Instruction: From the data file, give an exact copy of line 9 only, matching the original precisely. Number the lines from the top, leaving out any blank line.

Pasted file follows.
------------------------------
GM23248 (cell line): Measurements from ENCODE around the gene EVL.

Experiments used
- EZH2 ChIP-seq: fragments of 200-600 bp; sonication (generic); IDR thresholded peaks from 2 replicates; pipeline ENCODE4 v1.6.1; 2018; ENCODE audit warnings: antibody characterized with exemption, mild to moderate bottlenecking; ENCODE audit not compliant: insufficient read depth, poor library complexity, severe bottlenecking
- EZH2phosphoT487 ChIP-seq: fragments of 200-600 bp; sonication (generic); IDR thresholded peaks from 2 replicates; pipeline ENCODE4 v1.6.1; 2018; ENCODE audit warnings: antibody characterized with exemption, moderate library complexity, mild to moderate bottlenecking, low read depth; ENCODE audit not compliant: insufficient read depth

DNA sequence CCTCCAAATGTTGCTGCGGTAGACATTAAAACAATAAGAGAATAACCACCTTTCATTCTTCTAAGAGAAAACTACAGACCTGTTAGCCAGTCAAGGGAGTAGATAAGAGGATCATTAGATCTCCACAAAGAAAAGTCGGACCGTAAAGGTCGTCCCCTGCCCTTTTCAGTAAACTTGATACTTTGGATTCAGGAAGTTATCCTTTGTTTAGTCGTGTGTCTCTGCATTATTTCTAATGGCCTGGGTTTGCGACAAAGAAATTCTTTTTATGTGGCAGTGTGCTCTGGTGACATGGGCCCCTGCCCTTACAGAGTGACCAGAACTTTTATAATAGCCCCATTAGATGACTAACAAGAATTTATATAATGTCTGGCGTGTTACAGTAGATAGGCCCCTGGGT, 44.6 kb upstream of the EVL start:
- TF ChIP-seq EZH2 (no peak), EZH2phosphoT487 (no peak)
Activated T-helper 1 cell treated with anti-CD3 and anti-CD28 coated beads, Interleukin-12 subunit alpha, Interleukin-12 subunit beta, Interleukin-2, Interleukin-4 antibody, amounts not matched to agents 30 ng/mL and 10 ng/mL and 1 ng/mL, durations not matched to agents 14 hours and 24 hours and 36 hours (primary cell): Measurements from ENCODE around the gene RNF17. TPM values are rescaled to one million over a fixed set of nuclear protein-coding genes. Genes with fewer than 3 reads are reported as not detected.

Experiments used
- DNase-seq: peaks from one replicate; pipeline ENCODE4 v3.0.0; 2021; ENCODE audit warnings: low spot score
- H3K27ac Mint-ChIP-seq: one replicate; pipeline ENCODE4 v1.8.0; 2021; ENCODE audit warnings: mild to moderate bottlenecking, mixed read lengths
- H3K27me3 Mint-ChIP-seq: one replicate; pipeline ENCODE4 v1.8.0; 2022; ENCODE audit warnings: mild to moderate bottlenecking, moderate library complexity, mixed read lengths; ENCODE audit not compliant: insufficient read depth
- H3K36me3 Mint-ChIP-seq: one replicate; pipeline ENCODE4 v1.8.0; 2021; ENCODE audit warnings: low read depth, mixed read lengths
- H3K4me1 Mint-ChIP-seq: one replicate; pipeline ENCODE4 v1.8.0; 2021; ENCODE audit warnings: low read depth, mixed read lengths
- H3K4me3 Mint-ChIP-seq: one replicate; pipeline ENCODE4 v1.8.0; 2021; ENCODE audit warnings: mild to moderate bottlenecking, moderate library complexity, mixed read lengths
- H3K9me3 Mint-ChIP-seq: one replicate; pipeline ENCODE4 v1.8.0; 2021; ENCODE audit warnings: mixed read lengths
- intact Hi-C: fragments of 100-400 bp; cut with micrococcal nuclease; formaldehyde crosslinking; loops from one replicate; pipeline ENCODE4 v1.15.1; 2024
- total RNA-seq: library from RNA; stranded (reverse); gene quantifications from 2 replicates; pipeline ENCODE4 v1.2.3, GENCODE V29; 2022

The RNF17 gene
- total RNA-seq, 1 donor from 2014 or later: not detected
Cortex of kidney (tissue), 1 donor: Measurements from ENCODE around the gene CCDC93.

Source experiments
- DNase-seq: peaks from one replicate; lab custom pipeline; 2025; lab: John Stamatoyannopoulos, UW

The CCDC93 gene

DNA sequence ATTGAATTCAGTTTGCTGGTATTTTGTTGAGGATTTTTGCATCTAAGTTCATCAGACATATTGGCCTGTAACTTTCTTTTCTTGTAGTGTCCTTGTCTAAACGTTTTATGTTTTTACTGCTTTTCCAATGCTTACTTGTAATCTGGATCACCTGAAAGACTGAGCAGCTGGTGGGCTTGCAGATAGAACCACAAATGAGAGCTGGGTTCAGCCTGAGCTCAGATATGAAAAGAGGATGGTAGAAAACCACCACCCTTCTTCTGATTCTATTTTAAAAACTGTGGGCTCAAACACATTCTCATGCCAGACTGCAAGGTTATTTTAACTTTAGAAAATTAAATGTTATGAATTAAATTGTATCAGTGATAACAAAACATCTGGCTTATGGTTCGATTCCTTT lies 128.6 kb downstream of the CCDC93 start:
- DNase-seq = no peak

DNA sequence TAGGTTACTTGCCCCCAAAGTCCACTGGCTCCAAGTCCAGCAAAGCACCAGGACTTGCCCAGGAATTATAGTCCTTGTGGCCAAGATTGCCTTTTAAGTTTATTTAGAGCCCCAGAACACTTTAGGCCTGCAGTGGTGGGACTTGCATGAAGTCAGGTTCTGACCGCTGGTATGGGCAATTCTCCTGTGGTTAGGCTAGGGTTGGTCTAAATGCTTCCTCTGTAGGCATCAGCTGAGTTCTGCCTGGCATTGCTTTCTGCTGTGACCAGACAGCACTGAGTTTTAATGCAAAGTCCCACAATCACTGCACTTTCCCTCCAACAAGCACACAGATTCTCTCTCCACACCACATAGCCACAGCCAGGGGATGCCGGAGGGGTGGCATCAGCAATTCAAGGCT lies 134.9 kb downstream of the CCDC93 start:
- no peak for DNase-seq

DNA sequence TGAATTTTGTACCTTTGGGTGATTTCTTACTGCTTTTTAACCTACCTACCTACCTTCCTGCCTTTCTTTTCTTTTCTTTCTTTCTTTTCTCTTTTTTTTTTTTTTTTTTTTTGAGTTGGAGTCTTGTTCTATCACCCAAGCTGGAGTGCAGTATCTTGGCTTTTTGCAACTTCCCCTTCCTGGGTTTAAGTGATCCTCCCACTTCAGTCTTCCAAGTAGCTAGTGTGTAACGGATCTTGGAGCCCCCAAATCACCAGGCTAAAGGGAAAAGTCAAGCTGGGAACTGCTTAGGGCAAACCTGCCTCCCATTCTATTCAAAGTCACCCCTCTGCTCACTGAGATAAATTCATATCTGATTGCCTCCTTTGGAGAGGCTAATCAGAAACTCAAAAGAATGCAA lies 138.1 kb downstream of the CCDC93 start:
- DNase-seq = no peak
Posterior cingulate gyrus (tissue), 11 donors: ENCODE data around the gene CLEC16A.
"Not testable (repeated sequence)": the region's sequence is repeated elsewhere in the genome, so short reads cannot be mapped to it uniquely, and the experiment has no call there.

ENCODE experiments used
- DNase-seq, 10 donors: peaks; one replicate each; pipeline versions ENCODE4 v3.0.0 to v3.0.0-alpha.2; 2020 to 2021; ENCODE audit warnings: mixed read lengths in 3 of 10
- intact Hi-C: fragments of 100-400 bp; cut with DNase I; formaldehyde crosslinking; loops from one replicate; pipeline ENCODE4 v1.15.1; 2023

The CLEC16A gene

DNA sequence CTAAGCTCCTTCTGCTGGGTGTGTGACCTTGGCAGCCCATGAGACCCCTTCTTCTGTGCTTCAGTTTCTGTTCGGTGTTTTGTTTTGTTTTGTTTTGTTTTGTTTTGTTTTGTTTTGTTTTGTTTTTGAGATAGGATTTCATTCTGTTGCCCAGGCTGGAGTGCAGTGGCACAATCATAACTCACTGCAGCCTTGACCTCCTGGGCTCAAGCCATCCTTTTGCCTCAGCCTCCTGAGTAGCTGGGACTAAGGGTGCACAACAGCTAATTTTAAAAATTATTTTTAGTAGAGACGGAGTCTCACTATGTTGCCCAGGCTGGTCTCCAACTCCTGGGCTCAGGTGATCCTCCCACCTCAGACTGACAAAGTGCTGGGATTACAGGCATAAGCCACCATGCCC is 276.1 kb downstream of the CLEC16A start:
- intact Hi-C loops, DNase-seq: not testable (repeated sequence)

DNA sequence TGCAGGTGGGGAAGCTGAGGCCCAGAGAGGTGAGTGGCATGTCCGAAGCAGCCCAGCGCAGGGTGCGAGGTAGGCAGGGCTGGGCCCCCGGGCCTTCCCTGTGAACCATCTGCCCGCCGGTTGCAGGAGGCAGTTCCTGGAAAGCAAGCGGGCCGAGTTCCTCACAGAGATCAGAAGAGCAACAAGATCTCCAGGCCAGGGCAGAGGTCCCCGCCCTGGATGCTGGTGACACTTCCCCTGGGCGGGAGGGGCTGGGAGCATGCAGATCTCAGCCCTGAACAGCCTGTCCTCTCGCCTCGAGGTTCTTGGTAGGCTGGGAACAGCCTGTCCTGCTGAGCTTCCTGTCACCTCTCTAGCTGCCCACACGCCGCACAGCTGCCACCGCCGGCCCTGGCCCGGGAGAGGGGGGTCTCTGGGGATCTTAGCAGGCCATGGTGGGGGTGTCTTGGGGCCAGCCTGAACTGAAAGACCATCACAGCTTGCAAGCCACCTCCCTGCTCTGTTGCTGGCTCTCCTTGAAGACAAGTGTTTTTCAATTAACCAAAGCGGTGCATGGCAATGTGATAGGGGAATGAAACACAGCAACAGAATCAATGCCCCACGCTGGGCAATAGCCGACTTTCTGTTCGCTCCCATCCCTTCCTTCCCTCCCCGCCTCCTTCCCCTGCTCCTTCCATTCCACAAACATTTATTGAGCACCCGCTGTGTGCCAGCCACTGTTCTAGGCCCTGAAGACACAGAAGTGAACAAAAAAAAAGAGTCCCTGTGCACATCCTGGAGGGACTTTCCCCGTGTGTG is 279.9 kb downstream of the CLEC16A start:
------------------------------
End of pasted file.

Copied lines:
- DNase-seq: peaks from one replicate; pipeline ENCODE4 v3.0.0; 2021; ENCODE audit warnings: low spot score